They do this often, they tell me, hit up the various festivals—but they never perform. They’re just here to party and see some Elvises they know from the scene. One Karate Elvis is a middle school teacher, another works for a company that makes industrial plastic molds. I briefly consider connecting him with Fab, the steel salesman, but I don’t know if the steel crowd and the plastics crowd run together.

Then, when I ask them how they first got involved with Elvis fest, this happens:

Fu Manchu takes a step back from the group, turns his back, spreads his wings. He stands before us with a heavy satin cape that spans arm to arm, falls down past his waistline, a perfect semicircle. I reach out to touch it—the fabric is creamy and expensive, a dream on the fingertips. While Fu Manchu presents his cape, Bearded Elvis goes into a low boxer’s crouch beside the cape, fists up, rings sparkling. This is their answer to my question.

They seem vaguely disappointed by our collective silence.

“It’s his wife’s wedding dress!” Bearded Elvis yells, still in his protective bodyguard stance.

“My fucking EX-wife, man,” Fu Manchu corrects over his shoulder, still spread wide.

I examine the artifact closely. It is indeed part of a wedding dress—hacked off from the rest of the gown, now heavily bejeweled, little constellations of plastic gemstones glued everywhere—and it has been professionally re-hemmed.

Fu Manchu’s wife was cheating on him, he tells me, and when they split up he fell into a bad hard time. The other Karate Elvises—pre-Elvises at the time—came by one day to help pack up the house. They found the wedding dress hanging in an empty closet. Toss that thing! Fu Manchu said, but Bearded Elvis stayed his hand. The three of them stood looking at it, shifting weight, awaiting inspiration. Looks like something Liberace woulda worn, they said.

Yeah, or fucking Elvis.

This is how healing begins.

Someone has ordered more Jägermeister, heaping sin upon sin. A new Elvis is crooning softly from the riser: Little things I should have said and done…I just never took the time…You were always on my mind. Somehow a team of tween boys has infiltrated the bar, in full soccer regalia, selling raffle tickets for a local charity. One boy’s mom stands guard against the wall—a canny operator separating a roomful of drunks from their money—but just out of her view the Karate Elvises are showing the goalie and a midfielder how to play touchscreen bar games.

“If you win, you get to see naked chicks,” they tell the boys.

Now the Karate Elvises lead us out into the streets of this small town, strolling diagonally through an intersection, holding up traffic. Things are getting lawless. It is dark but the crowds are still afoot and the clouds have blown off for good. They’re taking us to see their buddy Norm and his kid.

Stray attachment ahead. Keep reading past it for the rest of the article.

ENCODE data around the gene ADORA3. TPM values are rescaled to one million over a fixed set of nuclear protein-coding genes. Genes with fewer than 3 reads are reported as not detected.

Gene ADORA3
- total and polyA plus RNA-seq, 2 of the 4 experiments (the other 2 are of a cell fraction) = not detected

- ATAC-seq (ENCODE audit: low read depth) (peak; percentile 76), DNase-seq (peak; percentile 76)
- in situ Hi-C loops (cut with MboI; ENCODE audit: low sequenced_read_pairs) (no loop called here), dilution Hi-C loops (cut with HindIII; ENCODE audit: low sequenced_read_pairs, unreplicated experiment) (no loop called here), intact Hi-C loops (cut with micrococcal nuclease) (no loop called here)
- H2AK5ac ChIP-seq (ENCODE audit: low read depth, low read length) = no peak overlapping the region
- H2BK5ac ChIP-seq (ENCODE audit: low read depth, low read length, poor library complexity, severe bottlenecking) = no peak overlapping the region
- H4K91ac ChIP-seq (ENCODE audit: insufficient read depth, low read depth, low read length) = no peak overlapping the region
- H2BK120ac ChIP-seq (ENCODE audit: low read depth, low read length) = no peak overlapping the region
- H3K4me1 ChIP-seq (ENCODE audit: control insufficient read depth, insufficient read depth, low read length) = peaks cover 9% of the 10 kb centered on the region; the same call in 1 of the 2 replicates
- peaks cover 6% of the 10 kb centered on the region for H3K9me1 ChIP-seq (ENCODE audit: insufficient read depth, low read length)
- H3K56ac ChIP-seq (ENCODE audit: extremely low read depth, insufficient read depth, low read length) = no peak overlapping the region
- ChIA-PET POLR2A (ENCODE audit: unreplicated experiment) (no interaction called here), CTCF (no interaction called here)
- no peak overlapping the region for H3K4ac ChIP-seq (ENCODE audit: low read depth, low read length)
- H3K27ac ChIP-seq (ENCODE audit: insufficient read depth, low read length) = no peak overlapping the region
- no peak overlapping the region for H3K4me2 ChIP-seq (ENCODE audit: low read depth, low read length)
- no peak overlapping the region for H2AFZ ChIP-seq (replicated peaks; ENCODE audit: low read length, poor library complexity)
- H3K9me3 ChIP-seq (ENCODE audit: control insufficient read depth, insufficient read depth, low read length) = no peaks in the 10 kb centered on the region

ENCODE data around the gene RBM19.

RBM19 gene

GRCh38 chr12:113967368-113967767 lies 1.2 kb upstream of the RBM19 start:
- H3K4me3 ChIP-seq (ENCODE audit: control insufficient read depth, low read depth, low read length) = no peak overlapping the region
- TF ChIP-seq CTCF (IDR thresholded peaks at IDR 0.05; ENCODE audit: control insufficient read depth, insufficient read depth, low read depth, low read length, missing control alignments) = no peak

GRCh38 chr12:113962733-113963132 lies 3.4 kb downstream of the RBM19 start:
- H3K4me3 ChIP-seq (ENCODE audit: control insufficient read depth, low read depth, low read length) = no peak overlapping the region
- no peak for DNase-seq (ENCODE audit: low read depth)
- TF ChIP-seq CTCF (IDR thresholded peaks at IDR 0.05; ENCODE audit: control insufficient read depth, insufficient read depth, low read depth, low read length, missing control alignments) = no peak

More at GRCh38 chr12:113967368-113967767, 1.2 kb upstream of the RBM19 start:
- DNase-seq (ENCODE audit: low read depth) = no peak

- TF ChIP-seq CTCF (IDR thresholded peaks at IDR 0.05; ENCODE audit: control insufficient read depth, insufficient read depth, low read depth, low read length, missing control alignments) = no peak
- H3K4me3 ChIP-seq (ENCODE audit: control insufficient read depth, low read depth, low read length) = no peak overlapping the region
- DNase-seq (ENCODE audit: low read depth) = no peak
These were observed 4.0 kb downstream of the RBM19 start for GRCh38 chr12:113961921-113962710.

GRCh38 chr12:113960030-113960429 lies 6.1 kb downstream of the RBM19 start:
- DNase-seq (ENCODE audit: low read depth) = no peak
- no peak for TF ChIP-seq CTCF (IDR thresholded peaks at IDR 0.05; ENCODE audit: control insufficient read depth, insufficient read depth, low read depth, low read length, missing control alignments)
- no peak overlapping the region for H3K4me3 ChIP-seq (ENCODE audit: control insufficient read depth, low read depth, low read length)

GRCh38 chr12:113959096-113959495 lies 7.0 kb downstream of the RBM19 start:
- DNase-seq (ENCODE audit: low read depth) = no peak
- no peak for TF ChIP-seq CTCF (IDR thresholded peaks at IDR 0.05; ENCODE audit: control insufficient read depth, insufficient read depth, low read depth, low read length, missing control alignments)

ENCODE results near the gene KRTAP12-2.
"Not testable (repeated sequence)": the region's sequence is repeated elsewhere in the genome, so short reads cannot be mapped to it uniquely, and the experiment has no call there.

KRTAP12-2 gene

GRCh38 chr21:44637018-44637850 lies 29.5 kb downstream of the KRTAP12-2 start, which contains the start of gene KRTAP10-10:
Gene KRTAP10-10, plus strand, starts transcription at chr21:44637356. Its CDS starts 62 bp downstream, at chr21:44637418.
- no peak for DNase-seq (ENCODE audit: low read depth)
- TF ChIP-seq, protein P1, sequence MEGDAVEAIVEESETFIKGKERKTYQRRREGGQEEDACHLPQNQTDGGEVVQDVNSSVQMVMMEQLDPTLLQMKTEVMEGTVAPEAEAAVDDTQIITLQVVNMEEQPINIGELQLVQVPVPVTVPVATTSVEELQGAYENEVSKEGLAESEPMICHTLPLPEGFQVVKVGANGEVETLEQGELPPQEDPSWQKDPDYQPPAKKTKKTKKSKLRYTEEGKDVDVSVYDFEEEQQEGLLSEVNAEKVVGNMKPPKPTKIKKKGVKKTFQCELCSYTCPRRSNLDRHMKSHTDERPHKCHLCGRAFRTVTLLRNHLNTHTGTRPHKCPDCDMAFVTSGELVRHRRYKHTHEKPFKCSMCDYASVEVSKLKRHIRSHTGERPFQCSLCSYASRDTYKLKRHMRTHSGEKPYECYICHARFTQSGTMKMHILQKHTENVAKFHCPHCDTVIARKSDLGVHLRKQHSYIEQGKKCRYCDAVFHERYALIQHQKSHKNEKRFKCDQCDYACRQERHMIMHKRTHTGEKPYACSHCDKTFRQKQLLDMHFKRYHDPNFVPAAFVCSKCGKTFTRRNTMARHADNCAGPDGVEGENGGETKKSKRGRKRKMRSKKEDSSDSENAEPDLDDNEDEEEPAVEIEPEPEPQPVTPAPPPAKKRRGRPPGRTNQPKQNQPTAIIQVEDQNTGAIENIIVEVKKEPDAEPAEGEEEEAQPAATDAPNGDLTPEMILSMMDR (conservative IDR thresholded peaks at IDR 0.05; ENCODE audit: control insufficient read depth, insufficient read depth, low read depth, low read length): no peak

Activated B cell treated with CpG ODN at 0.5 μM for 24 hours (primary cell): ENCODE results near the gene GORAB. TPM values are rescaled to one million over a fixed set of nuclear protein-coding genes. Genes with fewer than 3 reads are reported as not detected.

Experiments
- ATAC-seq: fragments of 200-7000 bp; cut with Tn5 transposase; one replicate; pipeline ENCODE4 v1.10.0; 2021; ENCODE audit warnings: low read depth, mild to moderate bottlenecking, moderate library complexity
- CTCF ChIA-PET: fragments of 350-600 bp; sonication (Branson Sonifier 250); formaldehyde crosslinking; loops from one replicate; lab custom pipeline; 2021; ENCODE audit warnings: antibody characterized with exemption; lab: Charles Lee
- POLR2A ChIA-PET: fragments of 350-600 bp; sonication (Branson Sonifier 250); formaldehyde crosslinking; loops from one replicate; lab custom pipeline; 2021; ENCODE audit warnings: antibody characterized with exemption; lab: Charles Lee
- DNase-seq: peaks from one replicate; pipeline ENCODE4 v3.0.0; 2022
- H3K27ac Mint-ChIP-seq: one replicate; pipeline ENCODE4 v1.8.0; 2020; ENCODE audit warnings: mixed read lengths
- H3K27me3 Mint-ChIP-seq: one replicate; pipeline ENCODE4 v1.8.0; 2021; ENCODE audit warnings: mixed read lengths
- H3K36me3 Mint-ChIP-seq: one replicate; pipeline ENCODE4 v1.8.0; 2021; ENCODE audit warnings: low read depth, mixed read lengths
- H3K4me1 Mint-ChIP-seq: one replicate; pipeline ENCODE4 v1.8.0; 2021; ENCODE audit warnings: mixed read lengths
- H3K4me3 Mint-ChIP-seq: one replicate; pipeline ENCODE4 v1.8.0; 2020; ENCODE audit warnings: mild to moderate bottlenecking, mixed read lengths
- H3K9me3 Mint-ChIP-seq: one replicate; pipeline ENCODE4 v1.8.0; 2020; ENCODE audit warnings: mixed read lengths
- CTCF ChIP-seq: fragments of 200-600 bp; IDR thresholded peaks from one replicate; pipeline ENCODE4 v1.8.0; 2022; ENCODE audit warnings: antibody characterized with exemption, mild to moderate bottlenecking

As we wander through town, we begin to speculate about the central mysteries of this festival, the Jägermeister being a surefire lubricant for bargain-basement philosophy. What drives someone to be-wig himself and sing karaoke before thousands of strangers? we wonder aloud. And why do those strangers come to watch?

It has to begin with Elvis Aaron Presley himself, whose life hewed so closely to an Aristotelian tragic arc as to seem a parody of it: Poor hick mama’s boy, born in a shotgun shack in Tupelo, Mississippi, emerges as the best-selling solo artist in the history of recorded music, then falls under the spell of panderers, Svengalis, and speed-freaks, before dying on his bathroom floor, a drug-addled paranoiac shut-in. Yet while the arc is familiar, there is something ineffable that situates Elvis in another realm. Compare him with a proxy like Mick Jagger. Jagger has the same outsized sexuality, the swagger, the legendary pharmaceutical abuse, the international fame, the deep catalog of revered music—but there are no Mick Jagger-impersonating festivals worldwide, never will be. And you can’t pin it to death-mystique either. Elvis was neither the first nor the last pop icon to exit in lurid circumstances—Jimi, Janis, Marilyn, Jim Morrison, Robert Johnson, Patsy Cline, Sid Vicious, Kurt Cobain, Marvin Gaye, John Lennon, Biggie Smalls, the list unspools in both temporal directions—but none of those famously departed have engendered the same zombie cult. No one claims that Jimi Hendrix is secretly living out his days as an accountant in Boca Raton. The only American figure to approach anything similar in terms of death-denial is Tupac Shakur, but the difference in scale is exponential.